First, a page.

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February 22, 2007

The ALS Association Uses Mouse Stem Cells to Find New Drugs

Treat ALS[Quick Summary: A rapid, automated technique to screen for potential ALS treatments will be developed through funding by The ALS Association of investigators at the Harvard Stem Cell Institute, who will generate and test motor neurons derived from mouse embryonic stem cells.]

Through its translational research initiative, TREAT ALS, The ALS Association is funding a method to find new drugs to slow or halt the disease amyotrophic lateral sclerosis (ALS, also known as Lou Gehrig’s Disease). The screening technique will harness motor neurons derived from mouse embryonic stem cells and will be led by Lee Rubin, Ph.D., of the Harvard Stem Cell Institute.

TREAT ALS (Translational Research Advancing Therapy for ALS) is a drug discovery program and clinical trials process that accelerates discovery and testing of new treatments for the disease. The project to develop and validate this cell based screening assay will depend on reaching set goals for continued funding; that is, it is milestone driven.

“We are very excited about working together with The ALS Association to contribute to finding a cure for this devastating disease,” said Rubin. “Our approach is a new one and is focused on setting up a large scale screen in motor neurons generated in virtually unlimited numbers from mouse embryonic stem cells.”
Ruben stem

Motor neurons from mouse stem cells.  Amy Sinor, Ph.D. &
Lee Rubin, Ph.D.

“These are significant players who have proven success in finding potential therapeutics for another motor neuron disease,” said Lucie Bruijn, Ph.D., science director and vice president of The ALS Association. “We are encouraged to have their expertise applied to a search for effective ALS treatments in actual motor neurons.”

Motor neurons are the cells that die in the disease, but they are challenging to obtain and grow in the lab in order to create an optimal automated screening assay aimed at candidate discovery for ALS. Standard tissue culture demands thousands of labor intensive dissections of mouse spinal cords to provide the targeted cells in sufficient numbers.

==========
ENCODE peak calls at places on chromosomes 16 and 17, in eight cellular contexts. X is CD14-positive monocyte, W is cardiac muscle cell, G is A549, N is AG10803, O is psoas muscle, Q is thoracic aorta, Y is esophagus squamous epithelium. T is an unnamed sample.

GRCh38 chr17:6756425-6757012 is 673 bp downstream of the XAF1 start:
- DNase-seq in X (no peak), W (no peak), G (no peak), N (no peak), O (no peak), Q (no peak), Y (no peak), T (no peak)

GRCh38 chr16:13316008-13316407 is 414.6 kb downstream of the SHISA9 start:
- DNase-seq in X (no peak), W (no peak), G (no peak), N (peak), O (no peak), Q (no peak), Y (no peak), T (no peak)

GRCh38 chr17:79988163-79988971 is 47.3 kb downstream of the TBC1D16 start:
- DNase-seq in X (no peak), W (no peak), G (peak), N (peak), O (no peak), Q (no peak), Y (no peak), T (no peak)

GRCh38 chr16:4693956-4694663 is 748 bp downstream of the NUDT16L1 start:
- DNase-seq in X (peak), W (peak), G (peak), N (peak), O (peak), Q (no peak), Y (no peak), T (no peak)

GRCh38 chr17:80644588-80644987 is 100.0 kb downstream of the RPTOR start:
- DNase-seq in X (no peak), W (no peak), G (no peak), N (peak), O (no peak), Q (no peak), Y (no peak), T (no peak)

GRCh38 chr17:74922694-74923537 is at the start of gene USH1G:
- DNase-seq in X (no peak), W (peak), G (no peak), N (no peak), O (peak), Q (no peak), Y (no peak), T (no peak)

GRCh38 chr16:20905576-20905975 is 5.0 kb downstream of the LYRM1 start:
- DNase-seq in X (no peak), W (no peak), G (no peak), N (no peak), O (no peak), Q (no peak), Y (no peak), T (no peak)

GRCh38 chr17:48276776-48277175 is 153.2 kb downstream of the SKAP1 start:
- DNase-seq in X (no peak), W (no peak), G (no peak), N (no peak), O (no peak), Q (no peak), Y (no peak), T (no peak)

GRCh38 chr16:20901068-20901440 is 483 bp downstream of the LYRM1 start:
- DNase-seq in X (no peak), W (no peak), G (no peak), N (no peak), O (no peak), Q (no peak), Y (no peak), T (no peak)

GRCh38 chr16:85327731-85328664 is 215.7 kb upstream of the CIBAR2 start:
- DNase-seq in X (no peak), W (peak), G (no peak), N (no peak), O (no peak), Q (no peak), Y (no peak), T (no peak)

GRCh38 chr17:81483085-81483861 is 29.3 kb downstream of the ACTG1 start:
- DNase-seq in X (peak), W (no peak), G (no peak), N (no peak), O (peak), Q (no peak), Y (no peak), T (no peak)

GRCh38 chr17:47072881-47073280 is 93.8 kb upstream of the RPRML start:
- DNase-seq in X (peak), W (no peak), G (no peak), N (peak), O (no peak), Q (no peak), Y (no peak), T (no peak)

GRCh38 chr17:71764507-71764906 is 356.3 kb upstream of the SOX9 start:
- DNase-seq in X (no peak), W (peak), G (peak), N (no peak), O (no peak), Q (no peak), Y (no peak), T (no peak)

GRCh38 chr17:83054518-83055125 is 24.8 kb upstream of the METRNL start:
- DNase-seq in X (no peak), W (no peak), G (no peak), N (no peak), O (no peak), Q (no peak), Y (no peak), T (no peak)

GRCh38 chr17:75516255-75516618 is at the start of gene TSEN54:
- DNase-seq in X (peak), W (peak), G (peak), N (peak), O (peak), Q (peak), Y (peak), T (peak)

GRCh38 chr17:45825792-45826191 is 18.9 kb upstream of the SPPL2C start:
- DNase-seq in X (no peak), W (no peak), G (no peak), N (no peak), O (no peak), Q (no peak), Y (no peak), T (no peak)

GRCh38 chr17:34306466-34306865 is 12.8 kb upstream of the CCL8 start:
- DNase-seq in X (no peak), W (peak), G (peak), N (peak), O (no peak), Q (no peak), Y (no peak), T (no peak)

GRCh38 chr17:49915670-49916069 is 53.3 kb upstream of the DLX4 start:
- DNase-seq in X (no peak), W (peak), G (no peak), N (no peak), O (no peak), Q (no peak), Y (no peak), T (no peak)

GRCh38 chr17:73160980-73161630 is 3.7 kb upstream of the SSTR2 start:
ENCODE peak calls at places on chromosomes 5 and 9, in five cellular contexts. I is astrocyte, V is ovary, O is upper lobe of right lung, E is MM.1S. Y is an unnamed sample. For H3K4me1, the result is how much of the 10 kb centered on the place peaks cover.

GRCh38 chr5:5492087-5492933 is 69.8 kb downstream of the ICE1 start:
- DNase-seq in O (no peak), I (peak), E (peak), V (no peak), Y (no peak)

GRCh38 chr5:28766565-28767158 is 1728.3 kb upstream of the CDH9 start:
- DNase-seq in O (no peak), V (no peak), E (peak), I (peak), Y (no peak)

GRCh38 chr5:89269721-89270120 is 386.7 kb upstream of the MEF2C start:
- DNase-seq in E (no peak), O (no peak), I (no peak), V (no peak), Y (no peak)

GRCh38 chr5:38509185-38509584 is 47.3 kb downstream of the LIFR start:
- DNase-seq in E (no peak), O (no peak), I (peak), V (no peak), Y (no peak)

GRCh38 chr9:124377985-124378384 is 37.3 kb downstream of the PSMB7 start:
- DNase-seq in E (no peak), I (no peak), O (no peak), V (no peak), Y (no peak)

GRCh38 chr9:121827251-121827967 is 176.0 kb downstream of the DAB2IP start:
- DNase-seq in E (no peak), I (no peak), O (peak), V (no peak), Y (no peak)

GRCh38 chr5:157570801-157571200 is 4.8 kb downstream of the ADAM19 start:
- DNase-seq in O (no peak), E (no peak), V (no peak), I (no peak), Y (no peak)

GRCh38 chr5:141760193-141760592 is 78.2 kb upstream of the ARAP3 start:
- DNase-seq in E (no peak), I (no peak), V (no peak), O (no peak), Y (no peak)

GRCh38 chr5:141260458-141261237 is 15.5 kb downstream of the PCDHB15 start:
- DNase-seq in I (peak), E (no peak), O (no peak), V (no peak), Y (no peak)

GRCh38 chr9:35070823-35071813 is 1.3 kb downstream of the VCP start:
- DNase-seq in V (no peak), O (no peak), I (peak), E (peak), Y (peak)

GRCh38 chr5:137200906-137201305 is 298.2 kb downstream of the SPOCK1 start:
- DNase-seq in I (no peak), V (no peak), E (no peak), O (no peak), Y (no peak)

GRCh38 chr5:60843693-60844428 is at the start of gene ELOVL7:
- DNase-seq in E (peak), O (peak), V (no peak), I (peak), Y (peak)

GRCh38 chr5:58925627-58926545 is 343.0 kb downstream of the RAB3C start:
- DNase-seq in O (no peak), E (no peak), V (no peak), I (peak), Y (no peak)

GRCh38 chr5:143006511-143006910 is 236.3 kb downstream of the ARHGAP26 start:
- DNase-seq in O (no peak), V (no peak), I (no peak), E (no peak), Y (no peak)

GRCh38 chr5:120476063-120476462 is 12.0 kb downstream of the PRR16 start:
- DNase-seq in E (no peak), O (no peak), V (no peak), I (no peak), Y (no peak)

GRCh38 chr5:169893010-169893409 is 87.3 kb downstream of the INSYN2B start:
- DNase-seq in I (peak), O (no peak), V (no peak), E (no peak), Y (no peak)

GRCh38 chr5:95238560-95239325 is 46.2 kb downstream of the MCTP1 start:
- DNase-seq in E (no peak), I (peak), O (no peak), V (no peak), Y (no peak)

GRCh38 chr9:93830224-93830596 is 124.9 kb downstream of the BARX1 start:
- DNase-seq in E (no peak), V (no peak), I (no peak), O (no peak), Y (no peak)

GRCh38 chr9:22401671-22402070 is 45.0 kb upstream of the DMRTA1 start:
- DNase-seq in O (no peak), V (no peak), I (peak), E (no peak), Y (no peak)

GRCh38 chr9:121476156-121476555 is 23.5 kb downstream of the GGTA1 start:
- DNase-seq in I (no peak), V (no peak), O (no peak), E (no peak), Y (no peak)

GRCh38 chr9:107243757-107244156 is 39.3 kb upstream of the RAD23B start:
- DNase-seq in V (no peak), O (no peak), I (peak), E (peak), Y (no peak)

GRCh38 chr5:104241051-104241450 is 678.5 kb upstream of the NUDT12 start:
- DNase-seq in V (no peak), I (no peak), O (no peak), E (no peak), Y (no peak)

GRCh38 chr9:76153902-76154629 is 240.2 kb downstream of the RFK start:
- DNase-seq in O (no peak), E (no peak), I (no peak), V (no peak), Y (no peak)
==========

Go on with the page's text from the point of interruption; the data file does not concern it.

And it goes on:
Rubin and collaborating Harvard stem cell scientist Kevin Eggan, Ph.D., now can generate billions of mouse motor neurons per week. 

The investigators also can provide mouse motor neurons that carry a mutation involved in some inherited forms of the disease. To do so, they will obtain stem cells from mice expressing the human mutant protein, copper-zinc superoxide dismutase (SOD1).

Two different stressors for the growing motor neurons, with and without the mutation, will be validated with initial TREAT ALS funding. One is withdrawal of growth factors. The other is to produce excess stimulation with a compound that mimics the messenger molecule, glutamate. Both challenges are suspect in the ALS disease process. Only a few percent of ALS cases are due to SOD1 mutation, so this screen will survey broad possibilities for therapeutic investigation.

Once the screening assay is optimized, the researchers will test thousands of small molecules to rapidly identify by robotics any that could serve as a potential ALS therapy. Positive “hits” in the assays would have to be retested and confirmed, then optimized chemically as a potential drug candidate. Animal testing would be another prerequisite to any clinical investigation.

Members of the Rubin lab have worked with the biotech company Curis Inc., to test libraries of small molecules in cell-based assays that have yielded candidate therapeutics. Rubin’s team has additional experience collaborating with chemists at a company, Evotec/Oxford Asymmetry Inc., that will help with applying the most modern image analysis to identify living and dying cells in the new motor neuron screens.

Refer to The ALS Association’s web site for further information about TREAT ALS, Laboratory Models in ALS and Stem Cells.




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